ICPC-What the heck is that?


ICPC and How it Works

 Just because you live in one state doesn’t mean you have to adopt there.  People travel from state-to- state all the time to adopt their children.  There is a process that dictates how fast you can go home after your child is placed with you for adoption.  This process is often known as “ICPC.”  This acronym stands for the Interstate Compact for the Placement of Children.”  Every state in the United States has an ICPC office.  And ICPC is who authorizes you to return home when you are in another state with your adopted child.  Yes, you cannot just get your child and return to your home state.  You have to wait for permission from the ICPC office in the state of placement as well as your home state before you can return home.  On average, this process can take 7-14 days, after your child is placed with you for adoption.

 The Interstate Compact offices have the responsibility of making sure that adoptions meet the criteria and standards of each state involved in the process.  All the t’s need to be crossed and i’s need to be dotted in any adoption.  And especially when the child is going from state to state.  We want to make sure that “child trafficking” is not happening.  There is a lot of liability in adoption and this is just another way to hold others accountable.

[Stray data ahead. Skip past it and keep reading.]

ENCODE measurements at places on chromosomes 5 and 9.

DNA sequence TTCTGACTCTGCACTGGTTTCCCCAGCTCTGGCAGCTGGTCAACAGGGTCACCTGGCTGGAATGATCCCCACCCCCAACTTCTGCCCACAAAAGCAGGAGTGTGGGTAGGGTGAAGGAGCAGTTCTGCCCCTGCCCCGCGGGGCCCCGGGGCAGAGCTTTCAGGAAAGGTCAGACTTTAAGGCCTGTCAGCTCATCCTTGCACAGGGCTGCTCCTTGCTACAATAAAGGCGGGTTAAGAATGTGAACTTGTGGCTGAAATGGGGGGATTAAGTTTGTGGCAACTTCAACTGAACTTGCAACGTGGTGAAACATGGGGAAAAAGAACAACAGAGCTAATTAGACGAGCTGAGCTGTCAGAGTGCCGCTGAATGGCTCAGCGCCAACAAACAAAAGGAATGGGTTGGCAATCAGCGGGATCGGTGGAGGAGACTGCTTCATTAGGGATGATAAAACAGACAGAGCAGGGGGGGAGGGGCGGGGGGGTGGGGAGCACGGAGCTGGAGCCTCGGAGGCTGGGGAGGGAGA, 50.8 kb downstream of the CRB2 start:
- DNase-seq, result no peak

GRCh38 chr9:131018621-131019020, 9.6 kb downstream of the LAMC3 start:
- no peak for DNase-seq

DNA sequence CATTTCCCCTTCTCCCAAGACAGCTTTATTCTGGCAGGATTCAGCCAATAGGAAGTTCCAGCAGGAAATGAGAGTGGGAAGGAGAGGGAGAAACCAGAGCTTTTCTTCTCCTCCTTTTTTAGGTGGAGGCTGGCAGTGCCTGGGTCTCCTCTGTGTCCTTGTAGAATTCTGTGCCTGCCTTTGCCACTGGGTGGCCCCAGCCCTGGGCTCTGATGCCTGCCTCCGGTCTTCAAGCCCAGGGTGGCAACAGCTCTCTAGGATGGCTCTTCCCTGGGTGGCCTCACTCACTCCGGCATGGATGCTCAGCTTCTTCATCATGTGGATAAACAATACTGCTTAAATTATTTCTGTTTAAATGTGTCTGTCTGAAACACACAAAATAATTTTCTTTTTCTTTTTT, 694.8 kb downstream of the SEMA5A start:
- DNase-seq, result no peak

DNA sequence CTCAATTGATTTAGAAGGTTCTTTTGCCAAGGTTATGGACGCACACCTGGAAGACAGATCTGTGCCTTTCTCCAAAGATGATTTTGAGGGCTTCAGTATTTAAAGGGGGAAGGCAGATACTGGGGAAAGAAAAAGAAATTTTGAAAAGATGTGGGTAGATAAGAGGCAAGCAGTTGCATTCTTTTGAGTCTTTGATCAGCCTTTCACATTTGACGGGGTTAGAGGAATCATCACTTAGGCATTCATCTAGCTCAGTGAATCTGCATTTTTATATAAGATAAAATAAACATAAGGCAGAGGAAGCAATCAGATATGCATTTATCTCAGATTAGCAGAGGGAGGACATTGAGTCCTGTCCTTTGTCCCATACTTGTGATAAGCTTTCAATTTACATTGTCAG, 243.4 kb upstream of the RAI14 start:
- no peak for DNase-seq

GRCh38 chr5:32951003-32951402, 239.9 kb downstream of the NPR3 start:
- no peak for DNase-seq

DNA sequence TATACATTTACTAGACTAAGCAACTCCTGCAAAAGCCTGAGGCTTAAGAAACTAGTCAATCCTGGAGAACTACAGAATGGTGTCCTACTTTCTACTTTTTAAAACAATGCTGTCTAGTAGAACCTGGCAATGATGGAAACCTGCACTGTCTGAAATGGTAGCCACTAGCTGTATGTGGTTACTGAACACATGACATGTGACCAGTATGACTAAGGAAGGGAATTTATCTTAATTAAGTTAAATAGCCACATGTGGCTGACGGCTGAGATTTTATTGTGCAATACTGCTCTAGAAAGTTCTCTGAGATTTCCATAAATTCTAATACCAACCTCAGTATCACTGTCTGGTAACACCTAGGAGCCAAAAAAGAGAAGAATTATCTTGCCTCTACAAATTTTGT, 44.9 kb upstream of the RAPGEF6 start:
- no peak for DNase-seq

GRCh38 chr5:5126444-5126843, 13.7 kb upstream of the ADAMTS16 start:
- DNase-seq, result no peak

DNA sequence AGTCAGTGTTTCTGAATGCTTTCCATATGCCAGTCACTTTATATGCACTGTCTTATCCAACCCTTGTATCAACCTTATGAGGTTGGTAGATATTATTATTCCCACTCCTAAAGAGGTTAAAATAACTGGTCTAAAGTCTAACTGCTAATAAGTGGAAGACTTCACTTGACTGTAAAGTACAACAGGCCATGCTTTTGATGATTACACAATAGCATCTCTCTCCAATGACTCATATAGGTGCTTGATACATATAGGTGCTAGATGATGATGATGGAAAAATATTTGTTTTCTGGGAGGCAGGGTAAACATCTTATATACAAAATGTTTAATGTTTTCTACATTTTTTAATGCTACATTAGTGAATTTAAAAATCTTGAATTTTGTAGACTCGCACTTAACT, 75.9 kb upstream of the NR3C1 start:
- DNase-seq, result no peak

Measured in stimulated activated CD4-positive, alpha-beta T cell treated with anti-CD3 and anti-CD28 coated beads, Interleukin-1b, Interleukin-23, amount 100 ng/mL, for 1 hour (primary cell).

So how does this all happen?  When you take placement of your child, you must plan to stay in that state for an undetermined amount of time while you are waiting for your ICPC approval.  Behind the scenes the following is happening:

 Your agency is copying all your legal documents, all the legal documents that your birth parents have signed, your adoption home study and the supporting documents to your home study.  They are copied and sent to the ICPC office in the “sending” state’s ICPC office which is the state where your baby was born.  They review it, hopefully approve it, then overnight the documents to the “receiving” state, which is the ICPC office in the state where you live.  Your state’s ICPC office then reviews the paperwork, approves it and contacts the “sending” state to give their approval of the placement of your child in your home.  Your agency/attorney then contacts you and you GO HOME!  This process is not quick and speedy.  It is a waiting game and you are at the mercy of many people…and have no control over how long this process can take.  Returning to your home state without the permission of both state’s ICPC offices can jeopardize your adoption. 

 So sit tight and enjoy the time alone with your new child while you wait for your ICPC to clear.  Once you get home, your family and friends will descend on you!  It is not often you can sit and have no work to do, no laundry to clean, no dinner to cook, no errands to run.  Enjoy this time with your new baby.  It is short-lived, I promise!